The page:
triumphal ode

In the painful light of the factory's big electric lights
I have a fever and I write.
I write gritting my teeth, wild for the beauty of it,
For the beauty of it totally unknown to the ancients.

Oh wheels, oh gears, r-r-r-r-r-r-rEternal!
Strong withheld spasm of raging machinery!
Raging outside and inside of me,
For all my nerves dissected out,
For all the taste buds out of everything I feel with!
My lips are dry, oh great modern noises,
From listening to you too closely,
And my head burns to want to sing to you with an excess
Of expression of all my sensations,
With a contemporary excess of you, O machines!

[...]

O farms in storefronts! O mannequins! O last costumes!
O useless articles that everyone wants to buy!
Hello large department stores with several sections!
Hello electric ads that come and go and disappear!
Hello, everything with which today is built, with which today is different from yesterday!
Eh, reinforced cement, cement concrete, new processes!
Progress of gloriously deadly armaments!
Cuirasses, cannons, machine guns, submarines, airplanes!
I love you all, everything, like a wild beast.
I love you carnivorous.
Perverted and screwing up my sight
In you, O great, banal, useful, useless things,
O all modern things,
O my contemporaries, current and proximate form
From the immediate system of the Universe!
New metallic and dynamic Revelation of God!

[...]

Hey! hey! hey!
Hey electricity, sick nerves of Matter!
Hey wireless telegraphy, metallic sympathy of the Unconscious!
Hey tunnels, hey canals, Panama, Kiel, Suez!
Eia all the past inside the present!
Look at the whole future already within us! hey!
Hey! hey! hey!
Iron and useful fruits of the cosmopolitan tree-factory!
Hey! hey! hey! hey-ho-o-oh!
I don't even know I exist inside. Spin, dodge, ingenuity.
They put me on every train.
Hoist me on every pier.
I turn inside the propellers of all ships.
Hey! hey-ho! hey!
Hey! I am mechanical heat and electricity!
Hey! and the railsand the engine rooms and Europe!
Hey and hurray for me-everything and everything, machines at work, hey!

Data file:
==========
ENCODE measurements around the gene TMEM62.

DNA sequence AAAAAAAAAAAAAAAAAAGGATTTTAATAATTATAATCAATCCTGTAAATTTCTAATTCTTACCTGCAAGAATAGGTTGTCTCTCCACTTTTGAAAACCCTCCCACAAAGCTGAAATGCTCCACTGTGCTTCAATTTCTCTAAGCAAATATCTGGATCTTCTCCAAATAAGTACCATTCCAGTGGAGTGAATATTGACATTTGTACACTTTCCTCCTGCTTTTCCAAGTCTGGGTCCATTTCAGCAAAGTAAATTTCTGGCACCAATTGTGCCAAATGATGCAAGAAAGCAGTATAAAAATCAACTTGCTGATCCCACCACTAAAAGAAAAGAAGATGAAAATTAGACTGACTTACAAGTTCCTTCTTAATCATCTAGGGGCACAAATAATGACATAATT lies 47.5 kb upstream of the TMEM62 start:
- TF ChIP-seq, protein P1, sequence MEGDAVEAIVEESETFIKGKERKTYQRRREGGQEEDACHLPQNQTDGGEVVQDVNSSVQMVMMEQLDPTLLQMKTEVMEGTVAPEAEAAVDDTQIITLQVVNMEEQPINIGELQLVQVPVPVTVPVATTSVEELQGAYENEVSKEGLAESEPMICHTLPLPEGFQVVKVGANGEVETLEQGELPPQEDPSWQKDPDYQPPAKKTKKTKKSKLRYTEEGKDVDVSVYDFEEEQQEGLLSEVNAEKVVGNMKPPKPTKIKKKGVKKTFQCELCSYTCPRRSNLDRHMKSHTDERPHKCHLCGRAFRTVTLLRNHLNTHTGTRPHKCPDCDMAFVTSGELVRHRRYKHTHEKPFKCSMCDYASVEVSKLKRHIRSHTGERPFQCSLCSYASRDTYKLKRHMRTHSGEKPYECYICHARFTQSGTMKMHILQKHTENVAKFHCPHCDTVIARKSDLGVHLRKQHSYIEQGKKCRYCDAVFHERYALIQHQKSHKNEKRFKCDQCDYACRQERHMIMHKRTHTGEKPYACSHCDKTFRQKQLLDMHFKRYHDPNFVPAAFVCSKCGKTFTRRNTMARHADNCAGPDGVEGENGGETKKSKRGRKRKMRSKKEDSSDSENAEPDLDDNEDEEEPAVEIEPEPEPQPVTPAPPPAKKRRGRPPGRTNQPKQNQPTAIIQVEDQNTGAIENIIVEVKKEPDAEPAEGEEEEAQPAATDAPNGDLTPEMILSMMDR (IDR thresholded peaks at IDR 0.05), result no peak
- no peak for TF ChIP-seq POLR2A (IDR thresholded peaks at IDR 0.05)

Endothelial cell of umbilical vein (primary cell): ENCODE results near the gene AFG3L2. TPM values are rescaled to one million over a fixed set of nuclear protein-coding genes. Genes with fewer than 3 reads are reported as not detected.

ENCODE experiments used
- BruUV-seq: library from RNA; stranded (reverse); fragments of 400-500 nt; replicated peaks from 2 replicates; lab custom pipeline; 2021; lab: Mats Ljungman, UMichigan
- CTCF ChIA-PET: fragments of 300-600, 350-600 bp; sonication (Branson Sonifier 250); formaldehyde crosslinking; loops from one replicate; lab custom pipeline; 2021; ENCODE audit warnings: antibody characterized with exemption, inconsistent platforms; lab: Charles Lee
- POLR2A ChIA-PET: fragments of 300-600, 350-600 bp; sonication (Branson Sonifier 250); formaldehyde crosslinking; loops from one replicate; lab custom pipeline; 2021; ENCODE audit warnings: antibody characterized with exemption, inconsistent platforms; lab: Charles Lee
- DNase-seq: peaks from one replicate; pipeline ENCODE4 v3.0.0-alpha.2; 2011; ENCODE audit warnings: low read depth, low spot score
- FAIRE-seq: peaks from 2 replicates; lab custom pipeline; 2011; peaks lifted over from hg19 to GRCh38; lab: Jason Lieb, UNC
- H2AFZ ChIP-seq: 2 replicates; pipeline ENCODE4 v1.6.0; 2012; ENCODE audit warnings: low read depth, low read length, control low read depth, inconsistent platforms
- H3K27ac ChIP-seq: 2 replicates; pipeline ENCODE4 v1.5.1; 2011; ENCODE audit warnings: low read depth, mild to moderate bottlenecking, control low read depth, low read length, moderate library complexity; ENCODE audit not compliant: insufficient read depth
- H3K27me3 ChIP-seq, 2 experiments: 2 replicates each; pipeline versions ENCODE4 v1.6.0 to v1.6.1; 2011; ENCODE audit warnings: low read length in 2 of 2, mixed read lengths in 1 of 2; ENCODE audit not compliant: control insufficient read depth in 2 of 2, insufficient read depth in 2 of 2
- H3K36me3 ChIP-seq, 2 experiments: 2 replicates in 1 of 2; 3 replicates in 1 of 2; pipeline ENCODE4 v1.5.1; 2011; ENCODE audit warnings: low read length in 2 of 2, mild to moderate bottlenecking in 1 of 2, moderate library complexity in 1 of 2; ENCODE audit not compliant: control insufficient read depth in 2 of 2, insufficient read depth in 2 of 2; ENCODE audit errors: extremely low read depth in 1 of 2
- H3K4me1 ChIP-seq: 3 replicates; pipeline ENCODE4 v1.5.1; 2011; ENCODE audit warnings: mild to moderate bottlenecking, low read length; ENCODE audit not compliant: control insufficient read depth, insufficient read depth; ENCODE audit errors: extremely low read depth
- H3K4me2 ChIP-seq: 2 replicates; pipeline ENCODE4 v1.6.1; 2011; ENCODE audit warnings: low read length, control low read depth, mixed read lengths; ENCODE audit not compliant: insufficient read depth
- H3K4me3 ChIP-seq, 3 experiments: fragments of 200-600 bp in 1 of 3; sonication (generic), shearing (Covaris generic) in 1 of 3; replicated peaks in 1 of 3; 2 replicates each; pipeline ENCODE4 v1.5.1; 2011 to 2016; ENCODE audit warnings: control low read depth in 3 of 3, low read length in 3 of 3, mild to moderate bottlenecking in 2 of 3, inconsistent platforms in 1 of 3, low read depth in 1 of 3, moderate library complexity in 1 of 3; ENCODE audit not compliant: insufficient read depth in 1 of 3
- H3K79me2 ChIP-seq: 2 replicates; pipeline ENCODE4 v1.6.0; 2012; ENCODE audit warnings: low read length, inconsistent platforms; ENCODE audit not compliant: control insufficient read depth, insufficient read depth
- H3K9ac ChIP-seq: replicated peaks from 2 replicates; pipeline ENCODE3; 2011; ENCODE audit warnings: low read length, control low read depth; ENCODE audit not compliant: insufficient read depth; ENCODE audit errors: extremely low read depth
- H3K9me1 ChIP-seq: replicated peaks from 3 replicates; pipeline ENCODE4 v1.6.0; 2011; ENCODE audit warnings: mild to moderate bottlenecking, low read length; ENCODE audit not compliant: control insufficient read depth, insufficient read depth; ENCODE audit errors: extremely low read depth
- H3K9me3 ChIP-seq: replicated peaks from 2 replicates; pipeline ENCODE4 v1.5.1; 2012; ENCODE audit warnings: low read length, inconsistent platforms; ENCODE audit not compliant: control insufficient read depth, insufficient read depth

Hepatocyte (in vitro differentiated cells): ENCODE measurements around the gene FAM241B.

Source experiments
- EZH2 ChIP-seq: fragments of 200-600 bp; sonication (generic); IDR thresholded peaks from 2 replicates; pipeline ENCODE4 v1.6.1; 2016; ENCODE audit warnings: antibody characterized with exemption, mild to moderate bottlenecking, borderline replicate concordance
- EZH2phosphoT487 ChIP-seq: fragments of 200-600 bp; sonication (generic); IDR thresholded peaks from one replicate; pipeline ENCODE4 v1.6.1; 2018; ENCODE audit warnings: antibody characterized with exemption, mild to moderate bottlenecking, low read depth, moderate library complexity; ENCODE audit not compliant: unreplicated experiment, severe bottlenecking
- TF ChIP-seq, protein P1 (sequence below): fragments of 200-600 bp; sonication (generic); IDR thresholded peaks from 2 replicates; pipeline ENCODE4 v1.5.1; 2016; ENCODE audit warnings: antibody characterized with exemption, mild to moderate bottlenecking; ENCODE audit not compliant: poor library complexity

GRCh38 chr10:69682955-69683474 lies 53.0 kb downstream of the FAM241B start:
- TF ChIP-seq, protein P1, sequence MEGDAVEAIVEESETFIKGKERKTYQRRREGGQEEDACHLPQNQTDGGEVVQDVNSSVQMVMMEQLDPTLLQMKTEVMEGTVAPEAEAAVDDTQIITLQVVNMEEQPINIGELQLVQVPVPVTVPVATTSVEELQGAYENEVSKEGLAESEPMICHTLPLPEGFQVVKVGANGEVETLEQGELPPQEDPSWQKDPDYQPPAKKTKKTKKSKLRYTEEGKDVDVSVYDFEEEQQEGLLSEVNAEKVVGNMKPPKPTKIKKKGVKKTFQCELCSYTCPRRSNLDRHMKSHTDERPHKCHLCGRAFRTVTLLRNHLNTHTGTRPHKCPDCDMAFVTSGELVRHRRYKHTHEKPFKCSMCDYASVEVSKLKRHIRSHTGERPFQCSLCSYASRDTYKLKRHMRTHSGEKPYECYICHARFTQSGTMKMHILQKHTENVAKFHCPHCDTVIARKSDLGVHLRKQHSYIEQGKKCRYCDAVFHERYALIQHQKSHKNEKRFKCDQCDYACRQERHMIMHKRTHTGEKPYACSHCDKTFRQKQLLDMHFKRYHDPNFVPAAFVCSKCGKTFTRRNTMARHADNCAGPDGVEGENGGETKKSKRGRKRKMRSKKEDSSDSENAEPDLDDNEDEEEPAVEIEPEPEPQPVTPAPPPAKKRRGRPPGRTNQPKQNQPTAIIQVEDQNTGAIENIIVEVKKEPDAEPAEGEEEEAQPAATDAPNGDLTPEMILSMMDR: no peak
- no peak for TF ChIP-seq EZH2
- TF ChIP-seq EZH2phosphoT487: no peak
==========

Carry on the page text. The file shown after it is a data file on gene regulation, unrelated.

Rise with everything over everything! Hup there!

Hup-la, hup-la, hup-la-ho, hup-la!
There! He-ho! H-o-o-o-o!
Z-z-z-z-z-z-z-z-z-z-z-z!

Oh not to be me everyone and everywhere!|3|

Heteronyms of Fernando Pessoa

  • Alberto Caeiro

  • Álvaro de Campos

  • Alexander Search

  • Antonio Mora

  • Antonio Seabra

  • Baron of Teive

  • Bernardo Soares

  • Carlos Otto

  • Charles James Search

  • Charles Robert Anon

  • Pacheco rabbit

  • Faustino Antunes

  • Frederico Reis

  • Frederick Wyatt

  • Henry More

  • I. I. cross

  • Jean Seoul

  • Joaquim Moura Costa

  • Maria Jose

  • pantaleon

  • Pero Botelho

  • Raphael Baldaya

  • Ricardo Reis

  • Thomas Crosse

  • Vicente Guedes

Grades

|1| PERSON, Ferdinand. Intimate writings, letters and autobiographical pages. Introduction, organization and notes by António Quadros. Lisbon: Publications Europe-America, 1986.

|2| and |3| PERSON, Ferdinand. Poetry by Álvaro de Campos. Lisbon: Attica, 1944.

image credit

[1] Goncalo_Castelo_Soares / shutterstock

By Warley Souza
Literature teacher

Source: Brazil School - https://brasilescola.uol.com.br/literatura/alvaro-de-campos.htm

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Álvaro de Campos: biography, characteristics, poems

Álvaro de Campos is one of the many heteronyms of the Portuguese writer Fernando Pessoa. Accordin...